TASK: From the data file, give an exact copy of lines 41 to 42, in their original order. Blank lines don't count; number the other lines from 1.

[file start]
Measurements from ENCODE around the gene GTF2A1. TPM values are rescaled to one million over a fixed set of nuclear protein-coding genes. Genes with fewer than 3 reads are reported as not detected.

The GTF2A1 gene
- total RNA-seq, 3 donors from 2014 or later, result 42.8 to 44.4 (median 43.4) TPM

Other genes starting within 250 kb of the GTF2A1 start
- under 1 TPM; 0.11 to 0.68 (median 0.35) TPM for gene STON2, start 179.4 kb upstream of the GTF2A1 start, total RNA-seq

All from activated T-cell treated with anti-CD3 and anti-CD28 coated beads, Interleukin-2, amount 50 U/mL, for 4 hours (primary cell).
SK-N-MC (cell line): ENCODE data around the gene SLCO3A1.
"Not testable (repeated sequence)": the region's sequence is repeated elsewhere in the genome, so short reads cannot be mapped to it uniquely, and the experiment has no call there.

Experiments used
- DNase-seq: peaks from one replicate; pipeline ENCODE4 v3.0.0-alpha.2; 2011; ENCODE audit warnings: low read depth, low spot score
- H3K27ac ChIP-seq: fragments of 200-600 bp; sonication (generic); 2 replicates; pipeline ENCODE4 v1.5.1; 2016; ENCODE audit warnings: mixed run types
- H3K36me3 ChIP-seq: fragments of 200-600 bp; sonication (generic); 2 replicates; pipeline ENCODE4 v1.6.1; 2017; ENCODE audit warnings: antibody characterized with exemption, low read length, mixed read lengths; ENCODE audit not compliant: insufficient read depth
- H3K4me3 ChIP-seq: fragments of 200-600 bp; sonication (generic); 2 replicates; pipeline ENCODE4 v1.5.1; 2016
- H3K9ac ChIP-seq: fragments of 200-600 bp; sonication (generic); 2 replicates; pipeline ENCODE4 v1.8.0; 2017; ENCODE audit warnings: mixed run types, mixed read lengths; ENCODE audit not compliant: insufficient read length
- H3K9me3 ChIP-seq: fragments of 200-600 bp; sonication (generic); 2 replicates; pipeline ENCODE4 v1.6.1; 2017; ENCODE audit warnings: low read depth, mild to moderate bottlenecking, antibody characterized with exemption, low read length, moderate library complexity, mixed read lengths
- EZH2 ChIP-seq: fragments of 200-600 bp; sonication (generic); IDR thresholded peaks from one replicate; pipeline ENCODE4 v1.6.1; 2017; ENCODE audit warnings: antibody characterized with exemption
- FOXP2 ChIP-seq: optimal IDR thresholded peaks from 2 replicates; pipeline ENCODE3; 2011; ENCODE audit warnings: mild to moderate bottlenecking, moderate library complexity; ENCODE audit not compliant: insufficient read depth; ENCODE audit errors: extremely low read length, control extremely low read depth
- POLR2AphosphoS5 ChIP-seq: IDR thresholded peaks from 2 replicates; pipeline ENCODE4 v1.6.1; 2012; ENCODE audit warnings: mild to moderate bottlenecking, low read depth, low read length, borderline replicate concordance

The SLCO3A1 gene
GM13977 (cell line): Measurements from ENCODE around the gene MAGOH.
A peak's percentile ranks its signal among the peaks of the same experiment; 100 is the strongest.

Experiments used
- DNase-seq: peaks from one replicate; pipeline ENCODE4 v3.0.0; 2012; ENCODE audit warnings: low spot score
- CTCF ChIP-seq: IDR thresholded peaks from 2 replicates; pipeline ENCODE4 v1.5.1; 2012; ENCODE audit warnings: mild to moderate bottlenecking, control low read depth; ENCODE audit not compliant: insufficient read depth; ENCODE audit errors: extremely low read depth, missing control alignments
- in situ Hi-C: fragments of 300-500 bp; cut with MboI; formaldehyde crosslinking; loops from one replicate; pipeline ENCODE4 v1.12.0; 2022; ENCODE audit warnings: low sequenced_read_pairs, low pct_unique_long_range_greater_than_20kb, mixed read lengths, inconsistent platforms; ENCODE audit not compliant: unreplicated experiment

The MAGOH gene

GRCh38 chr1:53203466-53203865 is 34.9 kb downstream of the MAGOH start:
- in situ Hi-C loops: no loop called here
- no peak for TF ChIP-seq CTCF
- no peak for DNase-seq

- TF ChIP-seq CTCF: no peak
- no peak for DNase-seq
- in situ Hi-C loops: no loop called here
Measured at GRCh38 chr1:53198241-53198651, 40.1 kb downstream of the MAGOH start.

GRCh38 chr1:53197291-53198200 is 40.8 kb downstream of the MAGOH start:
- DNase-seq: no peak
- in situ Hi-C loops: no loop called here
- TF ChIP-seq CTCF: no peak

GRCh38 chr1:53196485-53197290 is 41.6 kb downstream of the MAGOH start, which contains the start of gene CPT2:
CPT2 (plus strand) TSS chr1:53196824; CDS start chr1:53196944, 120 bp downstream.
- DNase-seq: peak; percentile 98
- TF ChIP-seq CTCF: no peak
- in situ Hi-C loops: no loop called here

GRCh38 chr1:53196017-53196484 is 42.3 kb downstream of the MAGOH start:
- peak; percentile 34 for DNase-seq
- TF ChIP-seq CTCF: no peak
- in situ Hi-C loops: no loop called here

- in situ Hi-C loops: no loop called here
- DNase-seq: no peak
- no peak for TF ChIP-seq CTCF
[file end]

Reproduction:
- DNase-seq: peak; percentile 98
- TF ChIP-seq CTCF: no peak